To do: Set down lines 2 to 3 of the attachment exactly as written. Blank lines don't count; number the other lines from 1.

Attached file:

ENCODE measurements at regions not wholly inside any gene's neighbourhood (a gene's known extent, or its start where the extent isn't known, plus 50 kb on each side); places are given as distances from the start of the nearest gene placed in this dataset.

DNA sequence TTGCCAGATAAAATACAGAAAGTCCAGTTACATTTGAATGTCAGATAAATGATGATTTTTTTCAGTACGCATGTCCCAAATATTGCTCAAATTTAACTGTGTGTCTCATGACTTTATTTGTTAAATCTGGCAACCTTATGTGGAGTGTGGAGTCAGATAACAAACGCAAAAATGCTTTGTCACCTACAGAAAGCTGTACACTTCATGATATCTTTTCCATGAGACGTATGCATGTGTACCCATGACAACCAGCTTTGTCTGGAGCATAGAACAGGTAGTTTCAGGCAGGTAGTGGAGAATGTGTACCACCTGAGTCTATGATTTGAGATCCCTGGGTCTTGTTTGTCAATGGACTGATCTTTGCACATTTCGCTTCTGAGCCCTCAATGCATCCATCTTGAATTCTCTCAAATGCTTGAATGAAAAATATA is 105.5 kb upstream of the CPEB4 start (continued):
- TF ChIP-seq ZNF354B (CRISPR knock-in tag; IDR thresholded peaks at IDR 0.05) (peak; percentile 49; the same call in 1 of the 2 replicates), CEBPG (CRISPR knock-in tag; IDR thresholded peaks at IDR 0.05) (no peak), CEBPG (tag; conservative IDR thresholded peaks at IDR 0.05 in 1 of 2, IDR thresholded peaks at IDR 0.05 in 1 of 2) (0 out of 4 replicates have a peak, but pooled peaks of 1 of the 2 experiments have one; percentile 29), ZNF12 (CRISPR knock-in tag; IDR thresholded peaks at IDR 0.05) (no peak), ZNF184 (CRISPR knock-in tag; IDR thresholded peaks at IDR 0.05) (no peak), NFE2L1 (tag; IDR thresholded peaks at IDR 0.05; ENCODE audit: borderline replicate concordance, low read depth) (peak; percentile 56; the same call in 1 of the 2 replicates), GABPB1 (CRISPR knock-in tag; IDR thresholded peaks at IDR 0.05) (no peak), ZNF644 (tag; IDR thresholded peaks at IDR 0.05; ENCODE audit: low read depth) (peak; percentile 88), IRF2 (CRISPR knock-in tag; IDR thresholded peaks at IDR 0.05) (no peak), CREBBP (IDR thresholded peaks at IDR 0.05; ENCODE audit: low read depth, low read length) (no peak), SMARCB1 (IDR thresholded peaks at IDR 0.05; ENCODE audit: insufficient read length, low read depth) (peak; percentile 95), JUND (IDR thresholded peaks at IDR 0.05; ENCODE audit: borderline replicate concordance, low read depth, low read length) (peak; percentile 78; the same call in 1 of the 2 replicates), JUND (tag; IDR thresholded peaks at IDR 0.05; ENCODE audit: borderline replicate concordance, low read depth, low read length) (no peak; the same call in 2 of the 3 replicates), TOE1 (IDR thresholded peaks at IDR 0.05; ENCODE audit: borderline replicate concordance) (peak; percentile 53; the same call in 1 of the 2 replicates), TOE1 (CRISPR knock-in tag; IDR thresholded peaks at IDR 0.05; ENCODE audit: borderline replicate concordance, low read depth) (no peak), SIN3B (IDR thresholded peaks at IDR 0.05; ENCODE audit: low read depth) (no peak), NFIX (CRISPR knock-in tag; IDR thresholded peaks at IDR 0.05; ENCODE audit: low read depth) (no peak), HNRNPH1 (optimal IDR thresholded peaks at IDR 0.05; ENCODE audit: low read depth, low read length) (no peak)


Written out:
DNA sequence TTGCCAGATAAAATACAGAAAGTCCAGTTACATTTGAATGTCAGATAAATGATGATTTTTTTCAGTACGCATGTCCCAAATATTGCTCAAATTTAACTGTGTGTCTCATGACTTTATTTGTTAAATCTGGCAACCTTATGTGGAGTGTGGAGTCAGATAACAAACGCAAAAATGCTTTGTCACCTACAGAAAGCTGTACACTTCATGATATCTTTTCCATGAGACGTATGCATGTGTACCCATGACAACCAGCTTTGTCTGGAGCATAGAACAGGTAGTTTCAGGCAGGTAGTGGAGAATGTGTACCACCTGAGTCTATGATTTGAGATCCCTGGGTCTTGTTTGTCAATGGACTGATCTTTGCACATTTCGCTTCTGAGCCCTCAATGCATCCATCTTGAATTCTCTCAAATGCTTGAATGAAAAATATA is 105.5 kb upstream of the CPEB4 start (continued):
- TF ChIP-seq ZNF354B (CRISPR knock-in tag; IDR thresholded peaks at IDR 0.05) (peak; percentile 49; the same call in 1 of the 2 replicates), CEBPG (CRISPR knock-in tag; IDR thresholded peaks at IDR 0.05) (no peak), CEBPG (tag; conservative IDR thresholded peaks at IDR 0.05 in 1 of 2, IDR thresholded peaks at IDR 0.05 in 1 of 2) (0 out of 4 replicates have a peak, but pooled peaks of 1 of the 2 experiments have one; percentile 29), ZNF12 (CRISPR knock-in tag; IDR thresholded peaks at IDR 0.05) (no peak), ZNF184 (CRISPR knock-in tag; IDR thresholded peaks at IDR 0.05) (no peak), NFE2L1 (tag; IDR thresholded peaks at IDR 0.05; ENCODE audit: borderline replicate concordance, low read depth) (peak; percentile 56; the same call in 1 of the 2 replicates), GABPB1 (CRISPR knock-in tag; IDR thresholded peaks at IDR 0.05) (no peak), ZNF644 (tag; IDR thresholded peaks at IDR 0.05; ENCODE audit: low read depth) (peak; percentile 88), IRF2 (CRISPR knock-in tag; IDR thresholded peaks at IDR 0.05) (no peak), CREBBP (IDR thresholded peaks at IDR 0.05; ENCODE audit: low read depth, low read length) (no peak), SMARCB1 (IDR thresholded peaks at IDR 0.05; ENCODE audit: insufficient read length, low read depth) (peak; percentile 95), JUND (IDR thresholded peaks at IDR 0.05; ENCODE audit: borderline replicate concordance, low read depth, low read length) (peak; percentile 78; the same call in 1 of the 2 replicates), JUND (tag; IDR thresholded peaks at IDR 0.05; ENCODE audit: borderline replicate concordance, low read depth, low read length) (no peak; the same call in 2 of the 3 replicates), TOE1 (IDR thresholded peaks at IDR 0.05; ENCODE audit: borderline replicate concordance) (peak; percentile 53; the same call in 1 of the 2 replicates), TOE1 (CRISPR knock-in tag; IDR thresholded peaks at IDR 0.05; ENCODE audit: borderline replicate concordance, low read depth) (no peak), SIN3B (IDR thresholded peaks at IDR 0.05; ENCODE audit: low read depth) (no peak), NFIX (CRISPR knock-in tag; IDR thresholded peaks at IDR 0.05; ENCODE audit: low read depth) (no peak), HNRNPH1 (optimal IDR thresholded peaks at IDR 0.05; ENCODE audit: low read depth, low read length) (no peak)